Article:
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Going to France! I'm a stupid American!

Akilae729Akilae729 Registered User
edited April 2012 in Help / Advice Forum
Any general advice for traveling in France? I'll be in Bordeaux and Paris for 2 weeks for a conference and a little sight seeing. I've never been to Europe, and I speak no French.

My conference is all in English and pre-booked so that shouldn't be a problem. I do have to get myself a train ticket from Bordeaux to Paris on a Friday, but I imagine this will be pretty easy. I've also called up my banks and I have most of the financial stuff squared away.

Anything I need to see? Any advice for not getting screwed over?

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Posts

  • EddEdd Registered User regular
    You say the conference is English, but if you're going to be out and about at all, you really might want to just give yourself a crash course in French vocab and grammar. As in many European countries, you will encounter a good number of people who can speak English; however, it is generally considered good form to make an effort with the language, especially in the little utilitarian capacities like "bathroom" etcetera.

    I have not been to France, but having known many people who have, and having been elsewhere in Europe, it seems pretty common that you will buy some respect by showing deference to local language and custom, even if the guy selling you your coffee ultimately just says "it's alright, I speak English." The reason he makes it easy on you may well be because you made a polite effort not to assume that he better talk to you in your own language.

  • Akilae729Akilae729 Registered User
    Edd wrote: »
    You say the conference is English, but if you're going to be out and about at all, you really might want to just give yourself a crash course in French vocab and grammar. As in many European countries, you will encounter a good number of people who can speak English; however, it is generally considered good form to make an effort with the language, especially in the little utilitarian capacities like "bathroom" etcetera.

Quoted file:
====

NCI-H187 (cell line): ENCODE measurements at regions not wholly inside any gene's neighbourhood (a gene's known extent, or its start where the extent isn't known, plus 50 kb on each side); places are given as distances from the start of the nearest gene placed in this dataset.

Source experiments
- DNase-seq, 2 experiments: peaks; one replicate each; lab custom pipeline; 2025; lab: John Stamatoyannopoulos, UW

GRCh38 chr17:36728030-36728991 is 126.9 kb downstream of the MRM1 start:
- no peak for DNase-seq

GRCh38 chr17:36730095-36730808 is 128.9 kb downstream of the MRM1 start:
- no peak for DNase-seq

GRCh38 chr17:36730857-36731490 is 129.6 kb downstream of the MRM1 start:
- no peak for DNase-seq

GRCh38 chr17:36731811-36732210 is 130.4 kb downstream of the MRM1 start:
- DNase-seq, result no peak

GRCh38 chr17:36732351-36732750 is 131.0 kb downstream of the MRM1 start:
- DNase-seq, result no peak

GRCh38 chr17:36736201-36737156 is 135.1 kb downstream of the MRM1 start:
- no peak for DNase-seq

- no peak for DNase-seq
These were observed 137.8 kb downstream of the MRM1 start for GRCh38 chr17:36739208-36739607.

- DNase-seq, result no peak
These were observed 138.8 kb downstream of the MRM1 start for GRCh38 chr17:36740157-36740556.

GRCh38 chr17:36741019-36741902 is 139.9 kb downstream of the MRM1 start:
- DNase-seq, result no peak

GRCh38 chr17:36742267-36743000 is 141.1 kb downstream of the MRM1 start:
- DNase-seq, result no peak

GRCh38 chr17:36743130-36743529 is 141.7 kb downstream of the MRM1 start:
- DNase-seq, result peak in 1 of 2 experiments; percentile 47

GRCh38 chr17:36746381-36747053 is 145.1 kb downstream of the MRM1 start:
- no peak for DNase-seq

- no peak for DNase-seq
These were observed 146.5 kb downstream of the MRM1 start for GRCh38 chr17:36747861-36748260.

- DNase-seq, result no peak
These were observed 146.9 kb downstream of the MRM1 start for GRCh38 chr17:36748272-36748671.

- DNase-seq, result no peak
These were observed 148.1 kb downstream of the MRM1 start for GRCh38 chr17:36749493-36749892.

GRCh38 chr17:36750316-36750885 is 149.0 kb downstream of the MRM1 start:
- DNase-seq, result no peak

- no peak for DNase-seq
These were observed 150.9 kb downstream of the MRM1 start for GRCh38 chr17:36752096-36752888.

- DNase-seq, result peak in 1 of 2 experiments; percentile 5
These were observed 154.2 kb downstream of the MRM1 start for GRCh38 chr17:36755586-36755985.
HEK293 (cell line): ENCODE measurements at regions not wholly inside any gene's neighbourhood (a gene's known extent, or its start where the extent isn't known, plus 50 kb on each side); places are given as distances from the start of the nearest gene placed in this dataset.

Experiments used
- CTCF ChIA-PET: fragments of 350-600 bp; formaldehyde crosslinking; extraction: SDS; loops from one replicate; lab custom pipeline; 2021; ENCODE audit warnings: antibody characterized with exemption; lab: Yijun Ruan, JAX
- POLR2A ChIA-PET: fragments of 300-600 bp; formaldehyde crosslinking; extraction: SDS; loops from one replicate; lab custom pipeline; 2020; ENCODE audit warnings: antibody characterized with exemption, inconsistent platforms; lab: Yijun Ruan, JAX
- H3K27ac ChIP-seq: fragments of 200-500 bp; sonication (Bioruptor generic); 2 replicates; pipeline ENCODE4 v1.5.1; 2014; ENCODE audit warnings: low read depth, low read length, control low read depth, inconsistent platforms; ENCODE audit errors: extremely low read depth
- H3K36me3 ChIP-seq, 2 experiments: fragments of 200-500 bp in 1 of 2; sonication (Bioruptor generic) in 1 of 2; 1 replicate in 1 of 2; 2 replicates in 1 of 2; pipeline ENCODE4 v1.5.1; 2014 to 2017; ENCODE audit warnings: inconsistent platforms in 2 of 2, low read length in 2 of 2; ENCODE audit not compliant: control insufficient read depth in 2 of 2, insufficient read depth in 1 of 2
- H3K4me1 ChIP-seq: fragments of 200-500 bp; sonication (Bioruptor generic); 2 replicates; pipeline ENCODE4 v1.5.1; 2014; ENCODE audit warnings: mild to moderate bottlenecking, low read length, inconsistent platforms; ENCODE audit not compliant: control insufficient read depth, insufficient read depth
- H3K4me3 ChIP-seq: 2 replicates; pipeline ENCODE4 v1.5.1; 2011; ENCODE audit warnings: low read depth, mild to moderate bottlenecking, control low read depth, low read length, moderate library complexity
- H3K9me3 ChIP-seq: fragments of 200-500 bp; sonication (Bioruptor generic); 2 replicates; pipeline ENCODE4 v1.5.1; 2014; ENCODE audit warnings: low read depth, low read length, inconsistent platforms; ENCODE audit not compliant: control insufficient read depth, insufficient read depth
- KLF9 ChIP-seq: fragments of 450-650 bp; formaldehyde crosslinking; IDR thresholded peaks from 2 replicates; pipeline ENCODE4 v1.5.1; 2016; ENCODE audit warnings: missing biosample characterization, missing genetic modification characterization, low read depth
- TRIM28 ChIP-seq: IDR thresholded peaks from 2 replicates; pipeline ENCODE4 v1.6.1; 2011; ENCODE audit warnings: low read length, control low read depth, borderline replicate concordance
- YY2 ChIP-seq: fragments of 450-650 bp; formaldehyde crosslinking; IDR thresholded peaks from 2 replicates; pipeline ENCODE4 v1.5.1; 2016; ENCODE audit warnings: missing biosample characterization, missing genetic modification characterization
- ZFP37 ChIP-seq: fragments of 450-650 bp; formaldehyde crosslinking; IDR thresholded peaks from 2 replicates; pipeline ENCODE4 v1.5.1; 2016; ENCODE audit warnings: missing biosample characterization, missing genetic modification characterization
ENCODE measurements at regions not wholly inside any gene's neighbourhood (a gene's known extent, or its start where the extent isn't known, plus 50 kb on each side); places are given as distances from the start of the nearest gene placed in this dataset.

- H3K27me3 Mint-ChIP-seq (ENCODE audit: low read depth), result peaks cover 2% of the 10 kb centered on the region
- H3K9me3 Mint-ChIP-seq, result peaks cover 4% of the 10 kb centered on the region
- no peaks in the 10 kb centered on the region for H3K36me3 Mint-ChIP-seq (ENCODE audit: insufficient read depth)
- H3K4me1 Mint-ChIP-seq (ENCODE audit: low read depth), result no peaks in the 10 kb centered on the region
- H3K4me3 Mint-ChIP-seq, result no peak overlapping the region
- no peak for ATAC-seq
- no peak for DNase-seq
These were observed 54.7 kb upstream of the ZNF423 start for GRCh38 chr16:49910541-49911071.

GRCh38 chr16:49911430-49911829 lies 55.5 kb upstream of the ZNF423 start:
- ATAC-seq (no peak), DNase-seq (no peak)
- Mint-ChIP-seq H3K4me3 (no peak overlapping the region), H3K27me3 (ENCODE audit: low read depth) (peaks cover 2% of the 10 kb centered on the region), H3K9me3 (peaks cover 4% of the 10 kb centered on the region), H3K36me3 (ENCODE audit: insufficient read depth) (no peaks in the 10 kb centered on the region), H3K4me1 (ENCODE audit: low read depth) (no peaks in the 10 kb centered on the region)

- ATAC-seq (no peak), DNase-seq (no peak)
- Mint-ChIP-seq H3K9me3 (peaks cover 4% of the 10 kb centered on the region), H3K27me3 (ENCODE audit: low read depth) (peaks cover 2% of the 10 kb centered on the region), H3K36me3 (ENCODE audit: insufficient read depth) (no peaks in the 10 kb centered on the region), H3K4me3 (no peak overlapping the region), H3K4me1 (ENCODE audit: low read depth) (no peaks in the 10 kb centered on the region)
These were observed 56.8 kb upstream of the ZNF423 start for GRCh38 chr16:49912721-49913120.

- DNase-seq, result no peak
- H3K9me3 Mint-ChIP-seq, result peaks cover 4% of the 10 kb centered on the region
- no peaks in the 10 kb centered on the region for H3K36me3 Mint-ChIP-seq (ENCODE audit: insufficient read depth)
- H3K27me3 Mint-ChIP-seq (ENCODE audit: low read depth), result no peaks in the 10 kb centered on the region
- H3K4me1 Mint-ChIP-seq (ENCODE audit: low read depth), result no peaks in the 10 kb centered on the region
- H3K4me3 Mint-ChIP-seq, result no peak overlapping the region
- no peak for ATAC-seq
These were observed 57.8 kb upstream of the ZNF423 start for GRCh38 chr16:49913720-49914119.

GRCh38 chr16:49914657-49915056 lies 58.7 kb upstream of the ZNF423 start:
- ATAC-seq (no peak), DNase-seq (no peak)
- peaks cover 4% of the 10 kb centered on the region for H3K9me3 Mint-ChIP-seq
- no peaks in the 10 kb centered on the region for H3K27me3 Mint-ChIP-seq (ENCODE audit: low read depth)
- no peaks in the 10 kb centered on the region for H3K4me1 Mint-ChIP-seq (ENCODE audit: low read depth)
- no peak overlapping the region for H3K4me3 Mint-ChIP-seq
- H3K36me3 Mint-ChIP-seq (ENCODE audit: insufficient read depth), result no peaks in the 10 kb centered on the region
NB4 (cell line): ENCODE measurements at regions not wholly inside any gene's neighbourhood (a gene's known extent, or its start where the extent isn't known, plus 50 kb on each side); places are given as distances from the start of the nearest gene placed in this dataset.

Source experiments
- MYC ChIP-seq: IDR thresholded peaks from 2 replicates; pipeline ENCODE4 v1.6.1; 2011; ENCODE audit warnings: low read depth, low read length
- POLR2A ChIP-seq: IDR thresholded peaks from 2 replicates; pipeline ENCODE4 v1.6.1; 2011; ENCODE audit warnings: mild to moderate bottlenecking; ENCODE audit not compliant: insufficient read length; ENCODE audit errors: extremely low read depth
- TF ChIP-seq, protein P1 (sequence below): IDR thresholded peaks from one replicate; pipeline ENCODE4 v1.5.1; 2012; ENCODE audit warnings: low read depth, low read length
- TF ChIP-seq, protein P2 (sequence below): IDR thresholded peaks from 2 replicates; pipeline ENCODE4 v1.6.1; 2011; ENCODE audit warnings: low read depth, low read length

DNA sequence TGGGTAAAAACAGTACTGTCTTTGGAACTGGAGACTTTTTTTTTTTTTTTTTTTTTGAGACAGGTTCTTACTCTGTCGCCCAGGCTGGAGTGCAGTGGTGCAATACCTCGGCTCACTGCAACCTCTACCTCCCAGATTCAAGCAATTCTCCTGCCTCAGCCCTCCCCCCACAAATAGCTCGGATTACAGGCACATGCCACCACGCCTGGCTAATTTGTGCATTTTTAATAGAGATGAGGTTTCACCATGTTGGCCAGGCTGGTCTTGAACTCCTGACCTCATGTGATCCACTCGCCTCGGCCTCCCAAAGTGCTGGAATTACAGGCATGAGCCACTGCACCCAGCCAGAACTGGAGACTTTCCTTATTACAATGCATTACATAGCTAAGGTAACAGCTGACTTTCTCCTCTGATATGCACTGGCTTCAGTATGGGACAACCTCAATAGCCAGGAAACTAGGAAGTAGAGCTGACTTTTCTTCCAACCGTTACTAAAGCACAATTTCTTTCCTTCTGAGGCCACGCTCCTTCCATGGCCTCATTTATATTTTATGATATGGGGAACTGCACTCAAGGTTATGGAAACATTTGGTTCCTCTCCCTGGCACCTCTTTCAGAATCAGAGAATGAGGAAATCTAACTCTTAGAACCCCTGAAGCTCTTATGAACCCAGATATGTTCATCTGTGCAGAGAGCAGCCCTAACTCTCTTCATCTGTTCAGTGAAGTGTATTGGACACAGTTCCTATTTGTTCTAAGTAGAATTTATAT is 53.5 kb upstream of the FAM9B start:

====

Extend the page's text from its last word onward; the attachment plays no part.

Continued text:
I have not been to France, but having known many people who have, and having been elsewhere in Europe, it seems pretty common that you will buy some respect by showing deference to local language and custom, even if the guy selling you your coffee ultimately just says "it's alright, I speak English." The reason he makes it easy on you may well be because you made a polite effort not to assume that he better talk to you in your own language.

    By no means do I plan on showing up and being rude.

    I've not been in a position where I can adequately prepare for the trip (short notice and intense work situation the past few months) so I'll be doing a crash course in French and bringing the best iPhone phrase book / translator that I can buy.

    I've traveled internationally before in Asia where I could get by with very minimal language skills. I've just heard that France has a reputation for not being friendly to foreign travelers.

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  • EshEsh Tending bar. FFXIV. Spending too much money eating out. That's about it. Portland, ORRegistered User regular
    edited April 2012
    The French have that reputation because people show up and don't pay attention to the local customs. The big one, that helps a lot, is whenever you enter or exit an establishment, say "Salut/Bonjour" when you go in and the same when you leave (well, what you say depends on the time of day). Most people will immediately realize you're American and start speaking English because of your accent. I'm pretty fluent, and when I was there for 5 months, it was a bitch to get them to speak French to me because they all wanted to practice their English.